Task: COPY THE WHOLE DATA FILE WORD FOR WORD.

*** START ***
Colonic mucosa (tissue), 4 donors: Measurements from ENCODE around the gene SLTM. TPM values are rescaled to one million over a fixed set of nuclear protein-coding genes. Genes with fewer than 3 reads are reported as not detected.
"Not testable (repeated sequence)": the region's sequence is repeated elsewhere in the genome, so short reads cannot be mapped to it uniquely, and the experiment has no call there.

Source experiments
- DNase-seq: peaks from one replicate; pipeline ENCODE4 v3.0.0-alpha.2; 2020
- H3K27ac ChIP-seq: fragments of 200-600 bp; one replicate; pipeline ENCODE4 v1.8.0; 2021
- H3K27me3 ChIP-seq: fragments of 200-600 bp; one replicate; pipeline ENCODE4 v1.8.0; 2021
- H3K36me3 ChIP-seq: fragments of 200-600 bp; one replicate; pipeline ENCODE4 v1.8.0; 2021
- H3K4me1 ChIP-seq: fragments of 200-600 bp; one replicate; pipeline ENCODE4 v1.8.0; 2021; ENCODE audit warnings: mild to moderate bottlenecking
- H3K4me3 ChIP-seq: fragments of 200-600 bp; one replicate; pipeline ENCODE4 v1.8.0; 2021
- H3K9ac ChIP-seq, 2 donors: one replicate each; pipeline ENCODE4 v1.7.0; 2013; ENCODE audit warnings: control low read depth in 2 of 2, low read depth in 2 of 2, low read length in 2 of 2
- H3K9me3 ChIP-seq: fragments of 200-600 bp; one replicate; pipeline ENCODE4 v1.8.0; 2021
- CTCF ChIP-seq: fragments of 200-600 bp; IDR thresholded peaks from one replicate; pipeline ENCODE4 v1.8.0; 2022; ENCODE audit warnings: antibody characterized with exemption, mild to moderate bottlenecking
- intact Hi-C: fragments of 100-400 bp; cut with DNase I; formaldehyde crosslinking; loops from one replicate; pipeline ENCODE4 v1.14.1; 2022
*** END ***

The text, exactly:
Colonic mucosa (tissue), 4 donors: Measurements from ENCODE around the gene SLTM. TPM values are rescaled to one million over a fixed set of nuclear protein-coding genes. Genes with fewer than 3 reads are reported as not detected.
"Not testable (repeated sequence)": the region's sequence is repeated elsewhere in the genome, so short reads cannot be mapped to it uniquely, and the experiment has no call there.

Source experiments
- DNase-seq: peaks from one replicate; pipeline ENCODE4 v3.0.0-alpha.2; 2020
- H3K27ac ChIP-seq: fragments of 200-600 bp; one replicate; pipeline ENCODE4 v1.8.0; 2021
- H3K27me3 ChIP-seq: fragments of 200-600 bp; one replicate; pipeline ENCODE4 v1.8.0; 2021
- H3K36me3 ChIP-seq: fragments of 200-600 bp; one replicate; pipeline ENCODE4 v1.8.0; 2021
- H3K4me1 ChIP-seq: fragments of 200-600 bp; one replicate; pipeline ENCODE4 v1.8.0; 2021; ENCODE audit warnings: mild to moderate bottlenecking
- H3K4me3 ChIP-seq: fragments of 200-600 bp; one replicate; pipeline ENCODE4 v1.8.0; 2021
- H3K9ac ChIP-seq, 2 donors: one replicate each; pipeline ENCODE4 v1.7.0; 2013; ENCODE audit warnings: control low read depth in 2 of 2, low read depth in 2 of 2, low read length in 2 of 2
- H3K9me3 ChIP-seq: fragments of 200-600 bp; one replicate; pipeline ENCODE4 v1.8.0; 2021
- CTCF ChIP-seq: fragments of 200-600 bp; IDR thresholded peaks from one replicate; pipeline ENCODE4 v1.8.0; 2022; ENCODE audit warnings: antibody characterized with exemption, mild to moderate bottlenecking
- intact Hi-C: fragments of 100-400 bp; cut with DNase I; formaldehyde crosslinking; loops from one replicate; pipeline ENCODE4 v1.14.1; 2022